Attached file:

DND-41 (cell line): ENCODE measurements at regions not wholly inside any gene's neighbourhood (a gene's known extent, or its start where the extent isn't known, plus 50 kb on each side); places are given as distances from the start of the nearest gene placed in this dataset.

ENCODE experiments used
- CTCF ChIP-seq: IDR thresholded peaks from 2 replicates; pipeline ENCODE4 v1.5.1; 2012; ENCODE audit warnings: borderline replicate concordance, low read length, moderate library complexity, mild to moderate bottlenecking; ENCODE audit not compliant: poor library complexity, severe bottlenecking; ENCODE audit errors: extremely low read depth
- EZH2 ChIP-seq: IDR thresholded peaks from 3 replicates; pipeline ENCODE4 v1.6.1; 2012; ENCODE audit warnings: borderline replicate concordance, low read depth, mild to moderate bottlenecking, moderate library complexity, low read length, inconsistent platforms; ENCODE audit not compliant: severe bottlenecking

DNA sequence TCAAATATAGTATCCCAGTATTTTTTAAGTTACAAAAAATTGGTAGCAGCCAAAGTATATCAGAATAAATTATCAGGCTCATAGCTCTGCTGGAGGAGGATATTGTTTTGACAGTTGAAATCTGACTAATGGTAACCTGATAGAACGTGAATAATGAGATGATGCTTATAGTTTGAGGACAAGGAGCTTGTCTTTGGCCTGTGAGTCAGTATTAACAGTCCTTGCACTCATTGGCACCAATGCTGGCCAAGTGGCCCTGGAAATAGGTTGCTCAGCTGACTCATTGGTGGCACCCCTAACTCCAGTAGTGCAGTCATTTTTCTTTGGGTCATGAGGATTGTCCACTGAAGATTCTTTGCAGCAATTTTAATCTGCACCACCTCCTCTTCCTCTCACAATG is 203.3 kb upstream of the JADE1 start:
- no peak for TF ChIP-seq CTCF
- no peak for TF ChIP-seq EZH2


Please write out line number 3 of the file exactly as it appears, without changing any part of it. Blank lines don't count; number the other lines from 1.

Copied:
- CTCF ChIP-seq: IDR thresholded peaks from 2 replicates; pipeline ENCODE4 v1.5.1; 2012; ENCODE audit warnings: borderline replicate concordance, low read length, moderate library complexity, mild to moderate bottlenecking; ENCODE audit not compliant: poor library complexity, severe bottlenecking; ENCODE audit errors: extremely low read depth